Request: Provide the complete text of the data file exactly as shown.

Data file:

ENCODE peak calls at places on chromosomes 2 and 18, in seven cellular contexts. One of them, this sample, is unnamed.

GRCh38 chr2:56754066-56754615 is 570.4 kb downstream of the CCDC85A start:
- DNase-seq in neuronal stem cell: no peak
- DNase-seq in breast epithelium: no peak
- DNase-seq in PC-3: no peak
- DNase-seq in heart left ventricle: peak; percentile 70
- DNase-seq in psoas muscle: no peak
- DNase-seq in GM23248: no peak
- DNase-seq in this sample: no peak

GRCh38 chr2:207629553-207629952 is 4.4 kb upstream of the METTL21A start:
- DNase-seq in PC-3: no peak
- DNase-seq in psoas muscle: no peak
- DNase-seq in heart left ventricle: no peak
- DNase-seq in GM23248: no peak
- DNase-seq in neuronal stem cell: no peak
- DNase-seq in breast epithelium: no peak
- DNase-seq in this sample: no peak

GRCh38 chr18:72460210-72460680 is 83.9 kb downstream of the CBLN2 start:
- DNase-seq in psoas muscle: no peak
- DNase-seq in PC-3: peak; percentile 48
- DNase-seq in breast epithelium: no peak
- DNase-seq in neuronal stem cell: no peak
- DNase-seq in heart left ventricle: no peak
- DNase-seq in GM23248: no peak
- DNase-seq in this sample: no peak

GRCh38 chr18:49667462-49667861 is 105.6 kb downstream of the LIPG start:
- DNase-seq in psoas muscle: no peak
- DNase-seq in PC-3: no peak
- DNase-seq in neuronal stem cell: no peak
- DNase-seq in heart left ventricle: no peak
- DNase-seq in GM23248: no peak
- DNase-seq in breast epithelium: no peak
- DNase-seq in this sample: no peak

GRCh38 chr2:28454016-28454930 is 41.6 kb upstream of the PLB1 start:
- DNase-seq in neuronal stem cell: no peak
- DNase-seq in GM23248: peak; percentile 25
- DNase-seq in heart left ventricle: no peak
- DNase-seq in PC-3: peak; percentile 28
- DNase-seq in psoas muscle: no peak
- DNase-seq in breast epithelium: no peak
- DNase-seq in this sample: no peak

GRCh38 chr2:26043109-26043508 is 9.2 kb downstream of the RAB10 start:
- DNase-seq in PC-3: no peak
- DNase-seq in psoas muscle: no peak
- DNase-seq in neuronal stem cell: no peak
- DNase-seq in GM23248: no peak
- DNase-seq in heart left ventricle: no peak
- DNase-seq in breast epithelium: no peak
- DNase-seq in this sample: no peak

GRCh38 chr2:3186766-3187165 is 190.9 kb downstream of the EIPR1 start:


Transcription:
ENCODE peak calls at places on chromosomes 2 and 18, in seven cellular contexts. One of them, this sample, is unnamed.

GRCh38 chr2:56754066-56754615 is 570.4 kb downstream of the CCDC85A start:
- DNase-seq in neuronal stem cell: no peak
- DNase-seq in breast epithelium: no peak
- DNase-seq in PC-3: no peak
- DNase-seq in heart left ventricle: peak; percentile 70
- DNase-seq in psoas muscle: no peak
- DNase-seq in GM23248: no peak
- DNase-seq in this sample: no peak

GRCh38 chr2:207629553-207629952 is 4.4 kb upstream of the METTL21A start:
- DNase-seq in PC-3: no peak
- DNase-seq in psoas muscle: no peak
- DNase-seq in heart left ventricle: no peak
- DNase-seq in GM23248: no peak
- DNase-seq in neuronal stem cell: no peak
- DNase-seq in breast epithelium: no peak
- DNase-seq in this sample: no peak

GRCh38 chr18:72460210-72460680 is 83.9 kb downstream of the CBLN2 start:
- DNase-seq in psoas muscle: no peak
- DNase-seq in PC-3: peak; percentile 48
- DNase-seq in breast epithelium: no peak
- DNase-seq in neuronal stem cell: no peak
- DNase-seq in heart left ventricle: no peak
- DNase-seq in GM23248: no peak
- DNase-seq in this sample: no peak

GRCh38 chr18:49667462-49667861 is 105.6 kb downstream of the LIPG start:
- DNase-seq in psoas muscle: no peak
- DNase-seq in PC-3: no peak
- DNase-seq in neuronal stem cell: no peak
- DNase-seq in heart left ventricle: no peak
- DNase-seq in GM23248: no peak
- DNase-seq in breast epithelium: no peak
- DNase-seq in this sample: no peak

GRCh38 chr2:28454016-28454930 is 41.6 kb upstream of the PLB1 start:
- DNase-seq in neuronal stem cell: no peak
- DNase-seq in GM23248: peak; percentile 25
- DNase-seq in heart left ventricle: no peak
- DNase-seq in PC-3: peak; percentile 28
- DNase-seq in psoas muscle: no peak
- DNase-seq in breast epithelium: no peak
- DNase-seq in this sample: no peak

GRCh38 chr2:26043109-26043508 is 9.2 kb downstream of the RAB10 start:
- DNase-seq in PC-3: no peak
- DNase-seq in psoas muscle: no peak
- DNase-seq in neuronal stem cell: no peak
- DNase-seq in GM23248: no peak
- DNase-seq in heart left ventricle: no peak
- DNase-seq in breast epithelium: no peak
- DNase-seq in this sample: no peak

GRCh38 chr2:3186766-3187165 is 190.9 kb downstream of the EIPR1 start: